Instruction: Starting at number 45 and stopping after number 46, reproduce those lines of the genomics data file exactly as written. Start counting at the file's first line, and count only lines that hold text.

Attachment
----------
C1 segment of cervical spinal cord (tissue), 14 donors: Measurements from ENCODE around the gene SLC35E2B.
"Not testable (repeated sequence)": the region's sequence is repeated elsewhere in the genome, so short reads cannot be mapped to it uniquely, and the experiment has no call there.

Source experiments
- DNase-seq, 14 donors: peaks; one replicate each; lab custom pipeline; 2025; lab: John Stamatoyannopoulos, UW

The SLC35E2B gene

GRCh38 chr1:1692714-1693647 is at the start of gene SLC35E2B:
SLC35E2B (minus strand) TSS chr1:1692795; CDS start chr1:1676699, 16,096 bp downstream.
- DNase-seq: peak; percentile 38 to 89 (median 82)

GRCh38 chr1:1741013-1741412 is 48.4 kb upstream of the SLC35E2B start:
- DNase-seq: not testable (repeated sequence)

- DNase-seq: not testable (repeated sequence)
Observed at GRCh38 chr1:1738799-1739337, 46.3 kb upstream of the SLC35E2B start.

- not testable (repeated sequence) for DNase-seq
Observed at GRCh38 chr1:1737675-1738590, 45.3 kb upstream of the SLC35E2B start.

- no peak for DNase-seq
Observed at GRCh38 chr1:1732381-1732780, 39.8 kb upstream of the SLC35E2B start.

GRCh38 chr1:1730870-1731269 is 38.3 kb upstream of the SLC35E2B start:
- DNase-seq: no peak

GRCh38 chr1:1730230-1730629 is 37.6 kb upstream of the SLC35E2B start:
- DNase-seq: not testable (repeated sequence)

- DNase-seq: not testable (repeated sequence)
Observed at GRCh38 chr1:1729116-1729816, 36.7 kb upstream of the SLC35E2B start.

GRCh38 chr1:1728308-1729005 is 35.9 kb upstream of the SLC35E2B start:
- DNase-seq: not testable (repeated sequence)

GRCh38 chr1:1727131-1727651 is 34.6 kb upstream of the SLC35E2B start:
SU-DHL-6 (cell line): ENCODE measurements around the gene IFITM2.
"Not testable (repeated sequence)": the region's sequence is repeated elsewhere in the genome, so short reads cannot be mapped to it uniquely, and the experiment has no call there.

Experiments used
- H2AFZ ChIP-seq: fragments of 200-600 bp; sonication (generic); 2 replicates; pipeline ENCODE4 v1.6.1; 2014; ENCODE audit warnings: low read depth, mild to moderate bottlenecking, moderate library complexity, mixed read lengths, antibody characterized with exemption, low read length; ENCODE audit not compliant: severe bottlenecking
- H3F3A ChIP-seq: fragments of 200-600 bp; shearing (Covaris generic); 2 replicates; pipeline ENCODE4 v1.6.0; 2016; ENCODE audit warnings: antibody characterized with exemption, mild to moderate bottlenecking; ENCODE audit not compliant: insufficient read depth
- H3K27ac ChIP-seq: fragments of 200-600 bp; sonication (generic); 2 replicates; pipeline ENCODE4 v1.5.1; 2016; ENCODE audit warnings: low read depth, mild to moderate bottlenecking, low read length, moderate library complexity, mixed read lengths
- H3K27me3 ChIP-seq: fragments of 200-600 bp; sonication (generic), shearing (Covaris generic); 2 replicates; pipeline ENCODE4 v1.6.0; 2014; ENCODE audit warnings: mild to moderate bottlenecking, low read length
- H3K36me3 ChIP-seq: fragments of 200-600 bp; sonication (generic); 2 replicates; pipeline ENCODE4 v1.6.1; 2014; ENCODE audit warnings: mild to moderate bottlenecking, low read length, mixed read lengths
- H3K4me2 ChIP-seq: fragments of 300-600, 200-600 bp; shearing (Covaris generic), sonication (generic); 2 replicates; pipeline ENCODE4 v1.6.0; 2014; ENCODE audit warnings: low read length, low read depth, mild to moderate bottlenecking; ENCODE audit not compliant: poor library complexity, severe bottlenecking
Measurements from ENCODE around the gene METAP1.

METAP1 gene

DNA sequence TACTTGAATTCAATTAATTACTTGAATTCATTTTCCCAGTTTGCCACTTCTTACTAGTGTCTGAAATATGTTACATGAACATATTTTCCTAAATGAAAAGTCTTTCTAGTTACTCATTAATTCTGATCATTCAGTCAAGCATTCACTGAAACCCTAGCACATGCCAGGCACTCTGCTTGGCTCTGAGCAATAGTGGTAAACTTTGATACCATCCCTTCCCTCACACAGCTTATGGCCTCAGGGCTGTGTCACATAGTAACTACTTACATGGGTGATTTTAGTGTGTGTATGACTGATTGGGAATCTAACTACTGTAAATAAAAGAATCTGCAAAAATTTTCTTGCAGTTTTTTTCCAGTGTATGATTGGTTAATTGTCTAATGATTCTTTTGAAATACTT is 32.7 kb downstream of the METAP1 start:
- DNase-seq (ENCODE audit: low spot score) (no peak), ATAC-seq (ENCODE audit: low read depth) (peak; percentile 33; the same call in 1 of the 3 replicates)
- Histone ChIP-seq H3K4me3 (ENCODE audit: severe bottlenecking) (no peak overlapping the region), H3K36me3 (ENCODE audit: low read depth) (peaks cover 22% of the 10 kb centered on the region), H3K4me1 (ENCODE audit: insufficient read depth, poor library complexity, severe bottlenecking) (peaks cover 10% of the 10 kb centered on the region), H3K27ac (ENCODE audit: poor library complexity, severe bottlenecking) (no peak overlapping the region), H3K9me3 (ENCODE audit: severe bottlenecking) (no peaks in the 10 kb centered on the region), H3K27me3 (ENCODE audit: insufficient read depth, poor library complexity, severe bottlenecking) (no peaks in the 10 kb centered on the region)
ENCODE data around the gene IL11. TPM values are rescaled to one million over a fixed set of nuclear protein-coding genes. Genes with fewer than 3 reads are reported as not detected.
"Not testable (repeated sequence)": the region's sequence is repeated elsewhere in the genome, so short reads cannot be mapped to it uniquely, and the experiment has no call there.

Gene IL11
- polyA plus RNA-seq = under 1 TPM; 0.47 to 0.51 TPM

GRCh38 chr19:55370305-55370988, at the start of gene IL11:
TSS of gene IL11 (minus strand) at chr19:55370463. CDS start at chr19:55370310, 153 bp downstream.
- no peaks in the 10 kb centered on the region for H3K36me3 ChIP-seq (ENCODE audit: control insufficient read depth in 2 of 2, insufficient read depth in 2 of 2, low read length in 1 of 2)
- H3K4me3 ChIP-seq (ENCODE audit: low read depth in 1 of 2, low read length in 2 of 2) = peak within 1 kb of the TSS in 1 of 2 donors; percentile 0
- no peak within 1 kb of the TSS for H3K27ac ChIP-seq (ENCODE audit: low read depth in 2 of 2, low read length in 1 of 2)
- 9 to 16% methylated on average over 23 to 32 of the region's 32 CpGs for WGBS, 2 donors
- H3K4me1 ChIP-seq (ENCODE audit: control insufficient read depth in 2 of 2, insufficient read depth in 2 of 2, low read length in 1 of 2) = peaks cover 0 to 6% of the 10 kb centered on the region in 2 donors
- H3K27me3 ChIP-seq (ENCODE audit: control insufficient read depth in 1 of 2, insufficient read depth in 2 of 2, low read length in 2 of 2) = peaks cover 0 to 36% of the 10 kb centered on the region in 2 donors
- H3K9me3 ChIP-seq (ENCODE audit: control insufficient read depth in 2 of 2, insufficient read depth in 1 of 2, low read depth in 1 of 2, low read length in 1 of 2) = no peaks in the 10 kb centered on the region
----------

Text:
TSS of gene IL11 (minus strand) at chr19:55370463. CDS start at chr19:55370310, 153 bp downstream.
- no peaks in the 10 kb centered on the region for H3K36me3 ChIP-seq (ENCODE audit: control insufficient read depth in 2 of 2, insufficient read depth in 2 of 2, low read length in 1 of 2)